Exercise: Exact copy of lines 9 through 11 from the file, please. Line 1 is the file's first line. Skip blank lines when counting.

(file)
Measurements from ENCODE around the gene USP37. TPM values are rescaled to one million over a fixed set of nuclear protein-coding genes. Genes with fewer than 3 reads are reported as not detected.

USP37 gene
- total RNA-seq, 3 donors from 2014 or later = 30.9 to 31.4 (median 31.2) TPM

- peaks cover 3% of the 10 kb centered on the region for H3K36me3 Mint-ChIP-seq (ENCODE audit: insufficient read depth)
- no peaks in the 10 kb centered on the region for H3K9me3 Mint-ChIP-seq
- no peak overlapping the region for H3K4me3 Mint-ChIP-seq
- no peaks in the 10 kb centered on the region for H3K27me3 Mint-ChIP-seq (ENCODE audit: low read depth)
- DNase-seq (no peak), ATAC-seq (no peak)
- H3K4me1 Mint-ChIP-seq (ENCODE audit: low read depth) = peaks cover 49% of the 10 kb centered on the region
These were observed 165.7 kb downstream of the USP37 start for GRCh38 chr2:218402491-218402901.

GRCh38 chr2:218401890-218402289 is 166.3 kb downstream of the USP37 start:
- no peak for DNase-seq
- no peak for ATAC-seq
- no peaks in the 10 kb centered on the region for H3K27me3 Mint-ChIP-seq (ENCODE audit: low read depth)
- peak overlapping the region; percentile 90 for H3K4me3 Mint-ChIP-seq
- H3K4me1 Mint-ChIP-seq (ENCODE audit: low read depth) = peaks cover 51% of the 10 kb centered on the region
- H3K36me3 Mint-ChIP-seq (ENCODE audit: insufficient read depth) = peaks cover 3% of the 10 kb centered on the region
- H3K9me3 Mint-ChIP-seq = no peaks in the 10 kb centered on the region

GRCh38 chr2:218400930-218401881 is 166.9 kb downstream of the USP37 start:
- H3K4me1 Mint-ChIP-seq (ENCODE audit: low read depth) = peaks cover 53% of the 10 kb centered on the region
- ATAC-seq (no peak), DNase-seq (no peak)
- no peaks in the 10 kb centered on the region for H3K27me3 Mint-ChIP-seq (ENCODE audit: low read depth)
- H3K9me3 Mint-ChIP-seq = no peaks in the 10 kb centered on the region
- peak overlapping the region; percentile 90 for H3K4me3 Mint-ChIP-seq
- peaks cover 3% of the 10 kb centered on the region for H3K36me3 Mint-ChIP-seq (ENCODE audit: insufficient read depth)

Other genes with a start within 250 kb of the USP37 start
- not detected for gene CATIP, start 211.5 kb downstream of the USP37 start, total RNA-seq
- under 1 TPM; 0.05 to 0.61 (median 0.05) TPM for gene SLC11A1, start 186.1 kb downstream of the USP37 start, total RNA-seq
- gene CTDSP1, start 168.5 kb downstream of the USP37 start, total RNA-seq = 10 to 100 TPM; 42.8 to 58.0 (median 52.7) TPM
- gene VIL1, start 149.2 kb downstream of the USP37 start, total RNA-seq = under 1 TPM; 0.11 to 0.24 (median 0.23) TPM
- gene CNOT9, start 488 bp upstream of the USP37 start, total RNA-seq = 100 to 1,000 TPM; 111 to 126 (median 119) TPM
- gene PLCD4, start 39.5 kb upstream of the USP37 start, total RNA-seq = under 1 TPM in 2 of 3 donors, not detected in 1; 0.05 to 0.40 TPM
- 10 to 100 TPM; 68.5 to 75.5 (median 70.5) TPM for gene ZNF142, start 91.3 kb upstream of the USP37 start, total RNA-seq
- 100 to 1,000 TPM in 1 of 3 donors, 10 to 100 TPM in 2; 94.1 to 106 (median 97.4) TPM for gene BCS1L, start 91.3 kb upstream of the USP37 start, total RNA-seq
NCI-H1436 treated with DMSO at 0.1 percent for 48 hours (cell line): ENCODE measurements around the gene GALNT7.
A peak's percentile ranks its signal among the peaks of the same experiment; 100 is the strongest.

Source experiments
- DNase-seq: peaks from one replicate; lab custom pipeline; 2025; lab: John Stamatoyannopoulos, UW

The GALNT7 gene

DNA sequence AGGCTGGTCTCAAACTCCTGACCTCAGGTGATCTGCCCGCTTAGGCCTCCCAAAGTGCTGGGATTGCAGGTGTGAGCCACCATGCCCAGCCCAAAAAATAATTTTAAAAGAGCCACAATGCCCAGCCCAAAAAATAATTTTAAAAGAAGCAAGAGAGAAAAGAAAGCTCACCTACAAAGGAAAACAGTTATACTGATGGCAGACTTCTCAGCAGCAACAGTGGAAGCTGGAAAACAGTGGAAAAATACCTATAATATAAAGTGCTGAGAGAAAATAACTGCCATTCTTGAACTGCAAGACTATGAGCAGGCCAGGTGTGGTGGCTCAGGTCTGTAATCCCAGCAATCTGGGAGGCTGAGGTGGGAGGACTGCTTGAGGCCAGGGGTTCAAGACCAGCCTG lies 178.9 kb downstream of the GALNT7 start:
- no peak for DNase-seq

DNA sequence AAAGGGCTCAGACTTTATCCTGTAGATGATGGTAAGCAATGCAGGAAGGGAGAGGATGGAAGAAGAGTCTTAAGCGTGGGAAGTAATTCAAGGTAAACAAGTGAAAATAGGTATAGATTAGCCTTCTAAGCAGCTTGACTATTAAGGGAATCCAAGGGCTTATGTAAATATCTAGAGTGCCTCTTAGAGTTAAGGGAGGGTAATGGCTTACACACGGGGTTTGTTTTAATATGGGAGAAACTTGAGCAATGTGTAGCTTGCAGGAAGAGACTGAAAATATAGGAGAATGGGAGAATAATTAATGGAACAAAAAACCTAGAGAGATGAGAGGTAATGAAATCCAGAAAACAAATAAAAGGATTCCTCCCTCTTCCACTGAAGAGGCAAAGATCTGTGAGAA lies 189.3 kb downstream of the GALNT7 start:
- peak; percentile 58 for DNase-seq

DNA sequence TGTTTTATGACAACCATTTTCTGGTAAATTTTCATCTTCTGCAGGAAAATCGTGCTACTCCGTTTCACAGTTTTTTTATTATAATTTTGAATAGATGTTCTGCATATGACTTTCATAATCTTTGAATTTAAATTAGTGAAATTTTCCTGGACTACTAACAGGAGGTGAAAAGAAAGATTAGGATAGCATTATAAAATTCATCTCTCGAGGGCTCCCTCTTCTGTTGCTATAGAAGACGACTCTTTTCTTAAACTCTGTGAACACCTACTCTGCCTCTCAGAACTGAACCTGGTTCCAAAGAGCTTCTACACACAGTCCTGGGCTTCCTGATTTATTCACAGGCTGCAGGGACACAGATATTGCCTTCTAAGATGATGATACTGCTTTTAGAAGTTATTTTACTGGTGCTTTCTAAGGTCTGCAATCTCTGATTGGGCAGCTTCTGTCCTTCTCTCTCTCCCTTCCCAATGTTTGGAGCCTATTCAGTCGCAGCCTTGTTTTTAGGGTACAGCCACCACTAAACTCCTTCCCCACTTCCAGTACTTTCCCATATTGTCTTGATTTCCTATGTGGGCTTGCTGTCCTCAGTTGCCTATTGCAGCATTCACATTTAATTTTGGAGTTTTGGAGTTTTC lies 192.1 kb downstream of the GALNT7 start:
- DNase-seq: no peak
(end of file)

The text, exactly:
- H3K4me1 Mint-ChIP-seq (ENCODE audit: low read depth) = peaks cover 49% of the 10 kb centered on the region
These were observed 165.7 kb downstream of the USP37 start for GRCh38 chr2:218402491-218402901.

GRCh38 chr2:218401890-218402289 is 166.3 kb downstream of the USP37 start: